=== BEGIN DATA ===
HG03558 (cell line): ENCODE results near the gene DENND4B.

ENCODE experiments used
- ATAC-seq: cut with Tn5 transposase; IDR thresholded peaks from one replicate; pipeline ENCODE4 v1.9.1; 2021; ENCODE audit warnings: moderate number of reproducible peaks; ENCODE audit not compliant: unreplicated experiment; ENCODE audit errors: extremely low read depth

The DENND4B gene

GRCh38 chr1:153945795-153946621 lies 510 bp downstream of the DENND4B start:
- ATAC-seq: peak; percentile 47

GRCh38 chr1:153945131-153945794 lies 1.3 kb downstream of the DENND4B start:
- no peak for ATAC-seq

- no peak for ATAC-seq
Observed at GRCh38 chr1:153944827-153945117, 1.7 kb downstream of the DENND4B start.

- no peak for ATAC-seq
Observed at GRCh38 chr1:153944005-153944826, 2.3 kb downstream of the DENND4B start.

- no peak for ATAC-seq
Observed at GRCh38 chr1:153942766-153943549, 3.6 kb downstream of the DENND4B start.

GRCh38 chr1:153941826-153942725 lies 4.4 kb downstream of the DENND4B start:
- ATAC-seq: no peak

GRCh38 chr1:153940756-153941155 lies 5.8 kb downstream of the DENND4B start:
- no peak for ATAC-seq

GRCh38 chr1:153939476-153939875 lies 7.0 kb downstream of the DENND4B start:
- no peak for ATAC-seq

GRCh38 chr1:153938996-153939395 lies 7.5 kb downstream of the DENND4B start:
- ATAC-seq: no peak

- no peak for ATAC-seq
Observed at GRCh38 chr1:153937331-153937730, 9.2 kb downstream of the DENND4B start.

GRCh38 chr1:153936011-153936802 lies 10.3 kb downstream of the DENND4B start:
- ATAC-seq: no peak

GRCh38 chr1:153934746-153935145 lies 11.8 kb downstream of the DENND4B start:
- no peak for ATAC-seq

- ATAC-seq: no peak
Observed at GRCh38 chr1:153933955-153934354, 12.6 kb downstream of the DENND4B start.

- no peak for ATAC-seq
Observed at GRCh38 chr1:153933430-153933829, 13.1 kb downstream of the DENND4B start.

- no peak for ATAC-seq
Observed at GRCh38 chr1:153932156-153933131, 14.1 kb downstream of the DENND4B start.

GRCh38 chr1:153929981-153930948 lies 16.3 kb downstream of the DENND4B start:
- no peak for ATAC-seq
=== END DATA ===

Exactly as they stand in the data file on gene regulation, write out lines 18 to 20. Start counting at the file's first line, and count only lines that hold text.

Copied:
- no peak for ATAC-seq

GRCh38 chr1:153939476-153939875 lies 7.0 kb downstream of the DENND4B start:
- no peak for ATAC-seq